|LITTLE BUS COMPANY
6 Appleyard, Haworth Close,
Halifax, HX1 2NN.
Tel: 01422 301600
LEYLAND PDR1/1 ATLANTEAN DOUBLE DECK, WILLOWBROOK FULL HEIGHT (14’ 5”) DUAL DOOR BODY – BRIGHTON CORPORATION
Willowbrook of Loughborough was a small scale bodybuilder, a subsidiary of Duple from 1958 and largely building for the BET Group. It entered the rear engined double deck market somewhat notoriously in 1964 by bodying 22 Leyland low height PDR1/2 Atlanteans in Daimler’s home territory for Coventry Corporation but followed up the next year with 22 nearly identical bodies on Daimler Fleetline chassis.
The kit is based on the ten PDR1/1 Atlanteans delivered to Brighton Corporation in 1970/71. These were Brighton’s first rear engined double deckers and had dual doors and a central staircase. A further ten buses were delivered in 1973 on the longer AN68 Atlantean chassis, however these had a very different style of dash and windscreen.
These buses introduced Brighton Corporation’s blue and white livery, which initially consisted of french blue below the waist and between the decks, with white window surrounds and white roofs. The white round the lower deck windows extended about a foot above the windows, level with the cutaway above the engine bustle. Doors were white, inside and out. At least the first bus, 81, carried the fleet name “BRIGHTON CORPORATION” in seriffed gold capitals on the front dash above the raised mouldings and the Brighton Borough (not a City in those days) crest was displayed above the front wheel arch. The fleet number, also in gold, was painted just below the front destination indicator (on the blue part) and centrally at the bottom of the engine cover.
Subsequently the fleet name became BRIGHTON CORPORATION in italic capitals, BRIGHTON being in white and CORPORATION in black, outlined white. This was displayed above the front wheel arch. The Borough Crest was displayed on the front below the destination screen, overlapping the white and blue sections. The fleet number was painted in gold below the offside headlamp and centrally at the bottom of the engine cover.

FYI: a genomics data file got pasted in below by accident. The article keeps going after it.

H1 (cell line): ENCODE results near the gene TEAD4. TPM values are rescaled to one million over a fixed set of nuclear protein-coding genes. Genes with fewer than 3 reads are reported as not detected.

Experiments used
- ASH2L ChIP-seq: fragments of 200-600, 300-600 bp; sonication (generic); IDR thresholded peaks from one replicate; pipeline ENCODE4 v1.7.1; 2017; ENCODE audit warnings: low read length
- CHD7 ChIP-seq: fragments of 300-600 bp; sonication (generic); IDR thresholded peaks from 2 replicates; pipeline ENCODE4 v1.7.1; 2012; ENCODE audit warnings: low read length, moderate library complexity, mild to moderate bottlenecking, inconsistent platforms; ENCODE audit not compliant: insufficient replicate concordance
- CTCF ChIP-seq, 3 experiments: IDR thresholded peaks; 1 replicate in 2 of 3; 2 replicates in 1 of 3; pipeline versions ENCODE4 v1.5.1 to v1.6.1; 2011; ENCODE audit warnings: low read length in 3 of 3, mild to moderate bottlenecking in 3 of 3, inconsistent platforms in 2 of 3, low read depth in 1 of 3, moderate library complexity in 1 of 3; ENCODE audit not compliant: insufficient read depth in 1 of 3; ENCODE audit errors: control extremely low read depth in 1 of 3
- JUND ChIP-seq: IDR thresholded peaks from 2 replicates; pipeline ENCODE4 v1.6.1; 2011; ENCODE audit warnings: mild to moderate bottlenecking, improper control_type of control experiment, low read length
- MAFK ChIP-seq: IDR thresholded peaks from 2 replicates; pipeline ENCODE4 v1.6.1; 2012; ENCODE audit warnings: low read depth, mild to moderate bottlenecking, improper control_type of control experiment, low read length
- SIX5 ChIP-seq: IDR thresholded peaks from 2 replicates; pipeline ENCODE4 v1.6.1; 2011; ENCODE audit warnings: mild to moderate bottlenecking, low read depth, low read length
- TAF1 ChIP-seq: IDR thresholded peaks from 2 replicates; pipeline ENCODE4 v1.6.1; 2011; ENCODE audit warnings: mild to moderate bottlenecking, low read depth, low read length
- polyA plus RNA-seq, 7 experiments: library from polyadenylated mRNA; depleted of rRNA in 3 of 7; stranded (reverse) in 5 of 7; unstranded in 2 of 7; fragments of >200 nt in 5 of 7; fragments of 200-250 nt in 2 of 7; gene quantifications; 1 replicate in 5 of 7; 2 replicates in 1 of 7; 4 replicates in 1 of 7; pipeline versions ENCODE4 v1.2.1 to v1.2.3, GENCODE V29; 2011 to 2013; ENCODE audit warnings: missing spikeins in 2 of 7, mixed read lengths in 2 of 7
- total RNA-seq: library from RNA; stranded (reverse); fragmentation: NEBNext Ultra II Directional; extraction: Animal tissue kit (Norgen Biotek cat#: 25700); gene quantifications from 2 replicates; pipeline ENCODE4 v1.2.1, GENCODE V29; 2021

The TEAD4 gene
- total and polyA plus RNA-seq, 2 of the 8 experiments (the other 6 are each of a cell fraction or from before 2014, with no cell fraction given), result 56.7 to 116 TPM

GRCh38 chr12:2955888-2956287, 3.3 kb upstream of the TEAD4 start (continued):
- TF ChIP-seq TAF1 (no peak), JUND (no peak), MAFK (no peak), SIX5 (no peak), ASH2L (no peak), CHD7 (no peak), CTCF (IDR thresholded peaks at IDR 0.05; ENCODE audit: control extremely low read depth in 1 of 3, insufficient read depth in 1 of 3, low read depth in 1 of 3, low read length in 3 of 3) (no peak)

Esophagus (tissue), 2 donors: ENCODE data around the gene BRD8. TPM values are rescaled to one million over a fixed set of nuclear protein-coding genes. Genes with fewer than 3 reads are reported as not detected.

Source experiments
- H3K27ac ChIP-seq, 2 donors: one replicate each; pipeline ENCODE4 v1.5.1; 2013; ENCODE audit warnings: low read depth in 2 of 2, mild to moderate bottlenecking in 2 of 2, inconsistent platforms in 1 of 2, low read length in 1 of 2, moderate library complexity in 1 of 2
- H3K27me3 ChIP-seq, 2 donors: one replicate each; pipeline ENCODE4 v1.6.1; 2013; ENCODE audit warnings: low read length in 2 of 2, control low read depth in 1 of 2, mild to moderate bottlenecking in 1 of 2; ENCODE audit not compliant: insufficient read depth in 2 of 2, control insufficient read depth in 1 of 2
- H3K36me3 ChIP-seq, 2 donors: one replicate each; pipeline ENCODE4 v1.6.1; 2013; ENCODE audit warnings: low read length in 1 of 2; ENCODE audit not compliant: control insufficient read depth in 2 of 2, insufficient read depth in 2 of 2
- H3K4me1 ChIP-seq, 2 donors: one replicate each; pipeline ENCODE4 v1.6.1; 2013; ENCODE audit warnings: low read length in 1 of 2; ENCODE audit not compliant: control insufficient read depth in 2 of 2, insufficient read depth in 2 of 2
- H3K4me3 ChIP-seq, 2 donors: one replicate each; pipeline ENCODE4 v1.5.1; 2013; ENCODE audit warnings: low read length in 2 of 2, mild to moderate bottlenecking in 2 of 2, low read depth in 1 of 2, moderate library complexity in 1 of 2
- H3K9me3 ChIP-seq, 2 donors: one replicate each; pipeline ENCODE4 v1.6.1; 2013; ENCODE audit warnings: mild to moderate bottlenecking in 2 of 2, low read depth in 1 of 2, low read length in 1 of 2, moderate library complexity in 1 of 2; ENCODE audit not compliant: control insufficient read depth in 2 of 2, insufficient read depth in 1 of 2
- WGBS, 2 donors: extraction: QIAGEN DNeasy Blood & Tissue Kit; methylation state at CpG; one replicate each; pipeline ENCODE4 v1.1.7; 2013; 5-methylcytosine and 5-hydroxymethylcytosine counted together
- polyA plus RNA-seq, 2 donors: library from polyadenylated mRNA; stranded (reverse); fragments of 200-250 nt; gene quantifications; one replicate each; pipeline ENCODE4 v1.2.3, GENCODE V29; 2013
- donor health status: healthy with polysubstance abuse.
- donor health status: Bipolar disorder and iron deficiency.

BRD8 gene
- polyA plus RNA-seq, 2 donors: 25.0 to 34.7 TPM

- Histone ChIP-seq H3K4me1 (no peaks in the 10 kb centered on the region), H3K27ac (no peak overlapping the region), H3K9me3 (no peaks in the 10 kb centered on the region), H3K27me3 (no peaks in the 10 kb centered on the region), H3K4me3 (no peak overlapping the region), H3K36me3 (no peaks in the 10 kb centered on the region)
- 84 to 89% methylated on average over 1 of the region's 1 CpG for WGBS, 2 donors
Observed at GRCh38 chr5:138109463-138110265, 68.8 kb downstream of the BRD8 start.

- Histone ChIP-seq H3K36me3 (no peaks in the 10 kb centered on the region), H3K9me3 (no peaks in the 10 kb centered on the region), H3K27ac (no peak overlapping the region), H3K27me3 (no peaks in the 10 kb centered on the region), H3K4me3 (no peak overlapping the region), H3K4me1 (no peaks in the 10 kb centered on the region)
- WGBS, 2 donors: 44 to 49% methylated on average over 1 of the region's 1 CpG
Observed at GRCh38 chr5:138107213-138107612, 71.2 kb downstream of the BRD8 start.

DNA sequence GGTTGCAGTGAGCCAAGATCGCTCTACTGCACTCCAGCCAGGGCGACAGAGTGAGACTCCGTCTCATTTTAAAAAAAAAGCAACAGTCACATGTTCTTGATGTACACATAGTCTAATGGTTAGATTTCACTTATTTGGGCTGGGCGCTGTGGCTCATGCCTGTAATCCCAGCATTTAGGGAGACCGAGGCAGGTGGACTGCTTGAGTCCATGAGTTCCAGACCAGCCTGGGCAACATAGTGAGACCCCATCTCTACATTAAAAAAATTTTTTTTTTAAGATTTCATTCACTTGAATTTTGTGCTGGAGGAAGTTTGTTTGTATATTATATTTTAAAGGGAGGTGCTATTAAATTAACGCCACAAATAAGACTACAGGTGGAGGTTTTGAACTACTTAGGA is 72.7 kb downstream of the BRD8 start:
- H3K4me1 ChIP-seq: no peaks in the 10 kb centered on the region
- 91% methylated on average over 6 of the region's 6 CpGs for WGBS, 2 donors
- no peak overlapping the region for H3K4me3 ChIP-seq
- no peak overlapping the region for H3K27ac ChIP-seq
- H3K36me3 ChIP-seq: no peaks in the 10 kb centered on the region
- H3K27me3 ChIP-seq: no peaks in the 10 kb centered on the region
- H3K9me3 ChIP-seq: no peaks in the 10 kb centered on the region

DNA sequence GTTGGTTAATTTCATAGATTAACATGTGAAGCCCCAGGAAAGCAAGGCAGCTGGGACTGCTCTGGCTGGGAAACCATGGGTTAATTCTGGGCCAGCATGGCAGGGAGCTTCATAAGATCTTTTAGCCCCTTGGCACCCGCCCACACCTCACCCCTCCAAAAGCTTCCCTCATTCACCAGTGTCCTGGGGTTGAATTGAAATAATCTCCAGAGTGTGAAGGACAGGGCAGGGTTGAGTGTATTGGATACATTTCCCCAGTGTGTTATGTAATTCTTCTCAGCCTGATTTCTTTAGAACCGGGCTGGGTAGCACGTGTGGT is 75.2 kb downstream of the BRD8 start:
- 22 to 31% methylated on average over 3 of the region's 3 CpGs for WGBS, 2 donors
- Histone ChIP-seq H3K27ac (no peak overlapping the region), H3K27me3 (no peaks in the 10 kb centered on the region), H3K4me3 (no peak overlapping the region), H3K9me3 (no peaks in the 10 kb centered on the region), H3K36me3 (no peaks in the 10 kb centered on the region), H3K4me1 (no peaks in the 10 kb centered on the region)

A revised livery was introduced with the East Lancs Atlanteans in 1974 and the Willowbrooks were repainted into this livery. The roof and upper deck window surrounds became blue and the white covered the area from below the lower deck windows to below the upper deck windows. A thin black line was now painted between the blue and white sections. The fleet name was unchanged but the fleet number was now also in white.
“Streets of Brighton” and “Streets of Sussex”, by Glyn Kraemer-Johnson and John Bishop, published by Ian Allan in 2004/2005 have some useful photographs of the Brighton Corporation buses. “Return Journey – South-East Buses in the 1970s” published by Presbus in 2008, has an excellent photograph of WUF 986K in the reversed livery with blue roof.
Note that the
model is based on the second (WUF***K) batch, on which the front side
light/flasher fittings were mounted vertically, with the orange flasher
above the sidelight. If modelling the first (TUF***J) batch, this fitting
should be replaced by a horizontal one, with the sidelight on the outside.
The model also has tiny slip-board brackets on the nearside front dash.
These were not fitted originally and should be shaved off for a model in
The Atlantean engine bustle supplied with the WIL3 series of kits is a generic one, based on the Coventry Atlanteans. The Brighton model will require the fitting of a near side ventilation grille, identical in size to that on the offside. It may also require changes to the rear lights, although I have no photograph to reference.
The interior partitions have strengthening strips added to avoid warping during the casting process. These should be trimmed back if they are visible through the windows.
The kit may include two rear bulkhead panels. The Brighton model requires the taller 12mm version, which should be fitted flush with the body sides and resting against the ceiling cove panels of the upper deck floor. This should be fitted after the upper deck floor is in place and the bevelled edge goes at the bottom.
The seat backs have grab rails. To obtain a “see-through” effect, the inside, which was 5 thou’ styrene on the master, can be trimmed away. Use a 1mm drill to clear the corners and then run a very sharp knife blade along the grab rail and then the top of the seat. Doing the grab rail first reduces the risk of breakage.
A particular note in assembling this model is that the upper deck windows are half a millimetre taller than those in the lower deck, so be careful with putting the printed glazing in the right place.
The Brighton Atlanteans had “top sliders” in the first, third and fifth nearside upper deck oblong windows and in the first, fourth and fifth windows on the offside. Top sliders were provided on all the large oblong windows on the lower deck sides. The driver’s window is of a four panel divided type. Windscreen wipers were mounted at the top of the offside screen and at the bottom of the nearside screen.
Happy Modelling. © Tony Swift, Kirribilli NSW, Australia, 2009.
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